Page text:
Chapter 1: A silent beginning
Light rain drizzled down from the grey skies as if it was springtime, but I was walking down a street that did not belong to this season with my hand crooked in daddy’s arm. There weren’t that many people, just a few here and there, and the most eye catching was a ragged, rumped, young girl lying on the side of the road. She was barely breathing, and was staring at us with grey eyes that the light had gone out of. There was nothing but the sign of death in her eyes. Daddy stopped and stood in front of the girl, his face full of sorrow as he shook his head without speaking. He led us forward and a grey wind swept some discarded paper and fallen leaves in front of me.
“Daddy, I have something to do, I’ll be right back.” I hurriedly said as soon as we’d sat down at home.
“The weather isn’t looking too good. Make sure you take a jacket with you!” Daddy headed straight into the kitchen as soon as we returned, and began to busy himself with cleaning the vegetables and meat we’d just bought. Daddy had prepared a feast as he’d just gotten his bonus today.
“Okay!” I agreed and walked into the bedroom, taking out a black cloak from the closest. Cloaks are my favorite type of clothing because they protect against the wind and rain. As for black? I think it’s the color of night, of silence. A beautiful color.
I pulled on the floor length cloak and silently recited a sentence, undoing the first seal. I left the bedroom and home like the gust of wind.
A black shadow flashed through the gloomy streets and stopped before the young girl, who was barely alive. The shadow was a little girl wearing a cloak that was the color of night. She bent down and said to the young girl, “I can give you unending life, but in return you must pay the price of your soul.” The girl used the last of her strength to wink slightly, and so the little girl brought her face up to the young girl’s neck and revealed a pair of sharp teeth. She bit down, but the young girl’s face was full of happiness. The little girl retracted her teeth after a short while and used her sharp nails to draw a small cut on her arm. The liquid of sin quickly gushed out of the cut and dripped into the young girl’s mouth. Death moved further and further away from her as she swallowed, and this fantastical scene was fully witnessed by a dark figure in the corner. The little girl left after the young girl had recovered, with only a sentence floating back behind her. “Treasure other people’s lives as if they are your own.” The young girl scrambled up and left, and so the dark figure left as well, leaving only the wind behind. The wind continued to add a bit of color to the nondescript street by stirring up fallen leaves and dust, even though it was only grey.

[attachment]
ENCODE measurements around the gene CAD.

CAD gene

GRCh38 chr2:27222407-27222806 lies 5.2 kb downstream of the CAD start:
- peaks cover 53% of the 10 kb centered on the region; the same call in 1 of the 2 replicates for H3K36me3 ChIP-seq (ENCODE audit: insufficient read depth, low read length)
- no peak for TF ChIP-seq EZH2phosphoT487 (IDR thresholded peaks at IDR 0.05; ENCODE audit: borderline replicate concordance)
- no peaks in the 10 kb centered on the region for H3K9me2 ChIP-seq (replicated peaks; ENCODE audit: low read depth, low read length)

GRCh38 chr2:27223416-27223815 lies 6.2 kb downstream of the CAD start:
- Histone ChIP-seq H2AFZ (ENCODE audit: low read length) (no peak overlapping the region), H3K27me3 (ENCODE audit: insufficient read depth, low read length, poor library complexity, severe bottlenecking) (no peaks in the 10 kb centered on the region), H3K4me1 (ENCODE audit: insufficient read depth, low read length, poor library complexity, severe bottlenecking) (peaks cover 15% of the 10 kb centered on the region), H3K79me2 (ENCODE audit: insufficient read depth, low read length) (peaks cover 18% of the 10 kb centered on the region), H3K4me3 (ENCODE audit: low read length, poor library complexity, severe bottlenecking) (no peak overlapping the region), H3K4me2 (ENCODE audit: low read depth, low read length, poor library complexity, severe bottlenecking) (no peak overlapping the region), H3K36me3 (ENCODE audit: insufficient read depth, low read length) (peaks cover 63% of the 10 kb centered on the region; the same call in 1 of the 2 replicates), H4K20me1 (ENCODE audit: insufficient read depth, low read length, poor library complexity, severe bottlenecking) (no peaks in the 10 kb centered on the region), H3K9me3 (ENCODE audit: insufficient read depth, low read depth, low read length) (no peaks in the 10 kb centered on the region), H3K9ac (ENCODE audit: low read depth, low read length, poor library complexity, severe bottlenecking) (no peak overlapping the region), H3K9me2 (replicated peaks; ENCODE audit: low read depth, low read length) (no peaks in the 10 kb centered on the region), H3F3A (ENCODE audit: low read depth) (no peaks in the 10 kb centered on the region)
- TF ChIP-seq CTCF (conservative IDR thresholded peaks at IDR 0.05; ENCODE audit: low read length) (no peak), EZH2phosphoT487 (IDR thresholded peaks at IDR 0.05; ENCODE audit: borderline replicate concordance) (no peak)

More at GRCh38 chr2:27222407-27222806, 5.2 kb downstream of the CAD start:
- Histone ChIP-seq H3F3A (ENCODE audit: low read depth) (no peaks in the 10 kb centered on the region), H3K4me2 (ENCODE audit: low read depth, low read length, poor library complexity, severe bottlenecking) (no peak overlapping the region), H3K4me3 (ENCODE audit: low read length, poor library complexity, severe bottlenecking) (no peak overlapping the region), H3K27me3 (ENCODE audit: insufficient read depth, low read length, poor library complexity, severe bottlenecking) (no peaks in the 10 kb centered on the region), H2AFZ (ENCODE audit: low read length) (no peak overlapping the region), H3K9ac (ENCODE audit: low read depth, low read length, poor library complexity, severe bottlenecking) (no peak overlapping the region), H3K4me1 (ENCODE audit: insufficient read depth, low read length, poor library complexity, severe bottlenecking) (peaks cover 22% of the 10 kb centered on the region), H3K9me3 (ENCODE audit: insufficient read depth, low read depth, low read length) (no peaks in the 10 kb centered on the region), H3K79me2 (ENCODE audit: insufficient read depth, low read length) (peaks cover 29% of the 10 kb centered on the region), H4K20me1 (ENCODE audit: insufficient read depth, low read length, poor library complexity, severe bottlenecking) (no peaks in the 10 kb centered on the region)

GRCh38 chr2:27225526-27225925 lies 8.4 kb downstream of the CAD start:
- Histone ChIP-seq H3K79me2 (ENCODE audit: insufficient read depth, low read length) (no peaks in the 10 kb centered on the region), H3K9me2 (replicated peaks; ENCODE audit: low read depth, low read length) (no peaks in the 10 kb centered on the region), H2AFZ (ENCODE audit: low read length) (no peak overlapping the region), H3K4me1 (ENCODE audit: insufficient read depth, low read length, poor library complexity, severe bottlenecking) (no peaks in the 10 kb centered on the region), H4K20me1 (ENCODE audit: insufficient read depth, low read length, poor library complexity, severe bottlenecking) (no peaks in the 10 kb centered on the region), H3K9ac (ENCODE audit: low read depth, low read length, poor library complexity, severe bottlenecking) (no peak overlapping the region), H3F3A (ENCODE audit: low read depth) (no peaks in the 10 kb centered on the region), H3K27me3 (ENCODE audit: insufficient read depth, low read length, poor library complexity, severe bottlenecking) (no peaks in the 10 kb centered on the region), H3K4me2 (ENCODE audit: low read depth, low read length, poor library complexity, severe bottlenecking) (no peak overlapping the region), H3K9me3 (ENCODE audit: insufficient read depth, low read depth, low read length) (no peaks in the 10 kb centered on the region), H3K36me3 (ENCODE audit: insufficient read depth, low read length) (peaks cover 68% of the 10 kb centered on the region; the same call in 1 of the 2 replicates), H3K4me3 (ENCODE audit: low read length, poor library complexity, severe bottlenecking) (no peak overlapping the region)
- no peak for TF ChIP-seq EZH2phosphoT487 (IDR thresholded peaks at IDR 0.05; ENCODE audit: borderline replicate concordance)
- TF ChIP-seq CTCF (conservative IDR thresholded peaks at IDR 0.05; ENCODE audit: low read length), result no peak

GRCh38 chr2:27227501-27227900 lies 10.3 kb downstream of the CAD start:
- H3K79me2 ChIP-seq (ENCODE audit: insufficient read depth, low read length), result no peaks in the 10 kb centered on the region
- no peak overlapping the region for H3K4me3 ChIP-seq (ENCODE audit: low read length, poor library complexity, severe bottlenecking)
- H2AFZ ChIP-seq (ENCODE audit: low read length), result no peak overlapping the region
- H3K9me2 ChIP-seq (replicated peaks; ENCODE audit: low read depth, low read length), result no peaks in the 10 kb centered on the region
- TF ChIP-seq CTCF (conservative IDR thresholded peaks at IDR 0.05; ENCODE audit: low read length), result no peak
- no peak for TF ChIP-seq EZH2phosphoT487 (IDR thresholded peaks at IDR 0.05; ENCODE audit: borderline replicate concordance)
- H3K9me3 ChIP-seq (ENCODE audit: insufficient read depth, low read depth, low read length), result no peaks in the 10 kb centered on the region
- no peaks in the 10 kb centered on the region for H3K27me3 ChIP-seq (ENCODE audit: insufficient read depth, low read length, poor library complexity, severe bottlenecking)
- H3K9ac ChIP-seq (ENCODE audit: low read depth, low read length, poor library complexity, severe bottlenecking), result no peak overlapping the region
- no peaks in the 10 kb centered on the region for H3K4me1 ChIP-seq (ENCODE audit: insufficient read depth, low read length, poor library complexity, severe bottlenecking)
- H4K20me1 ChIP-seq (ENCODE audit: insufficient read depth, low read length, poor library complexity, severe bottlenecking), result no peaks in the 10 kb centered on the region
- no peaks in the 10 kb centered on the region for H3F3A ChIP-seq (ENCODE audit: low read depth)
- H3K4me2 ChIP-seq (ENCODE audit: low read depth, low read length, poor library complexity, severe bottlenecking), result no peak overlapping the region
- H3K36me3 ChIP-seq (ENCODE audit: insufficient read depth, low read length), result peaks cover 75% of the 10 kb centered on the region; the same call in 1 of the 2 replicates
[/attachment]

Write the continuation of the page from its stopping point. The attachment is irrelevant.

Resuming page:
“Jing’er, hurry down and come eat breakfast, it’s getting late!” Daddy called from downstairs, an occurrence that had become a daily routine over the past two years.
“I know, coming!” I grabbed my bookbag and rushed towards the stairs after combing my hair. To me, having someone call me down to breakfast every morning was the happiest thing. You could say that I waited for this moment with bated breath every morning.
“It’s your favorite deep-fried bread sticks and soy milk today,” Daddy said to me as he perused the newspaper.
“Daddy, why aren’t you eating?” He was staring fixedly at the newspaper.
“There’s an odd article here,” Daddy’s eyes were still fixed on the upper left corner of the paper.
“What’s so weird about it?” I asked as I ate.
“There’s been a murder in a village called Wei,” Daddy relayed.
“Murders happen everywhere, everyday. What’s so special about this one?” I took a large gulp of soy milk in disinterest. The sensation of soy milk smoothly gliding down my throat was a joy indescribable by words.
“But the article says that animals seemed to have drained the victim’s blood.” Daddy said in growing disbelief.
“Did anyone see anything?” I suddenly remembered something.
“No.” Daddy shook his head with resignation.
“Then how do they know it was animals that drained the blood?” I was usually not too interested in topics like this, but this time…
“The report said that some are speculating that an animal’s teeth made the four neat puncture marks found on the victim’s neck.”
“Vampires!” I bit off a piece of bread stick and said decisively.
“Vampires? Have you read too many novels Jing’er? Listen to daddy. There is no such thing as vampires in this world. Their existence is merely a way for people to explain what they can’t explain, and these explanations have no scientific basis at all.” Daddy put on his ‘I’m-a-parent’ face and started lecturing me.
“Oh, I know.” I didn’t talk back because there wasn’t a need to. If the subject was something you disbelieved in from the depths of your heart, then you would not believe no matter how hard someone tried to prove that it was true. Unless you saw it with your own eyes. But in this moment, where on earth would I find the real thing! Not to mention that some things were better off not knowing.
“However, this animal is truly frightening, it’s almost the same as a vampire. I wonder what really happened.” Daddy said heartfeltly, as he couldn’t imagine what could have happened. But I could. I could clearly see in my mind every scene that had taken place in that village and hear every sound coming from that place.
Night had fallen on a rural village. The laughter of a man and woman enjoying themselves emanated from a lit room. But suddenly, a shrill scream rended the air, and the entire village fell silent. It was a terrifying silence that did not belong to this world, like the silence of walking into a tomb at midnight. But it was the type of silence I liked, it made me feel comfortable, feel safe, feel like I existed.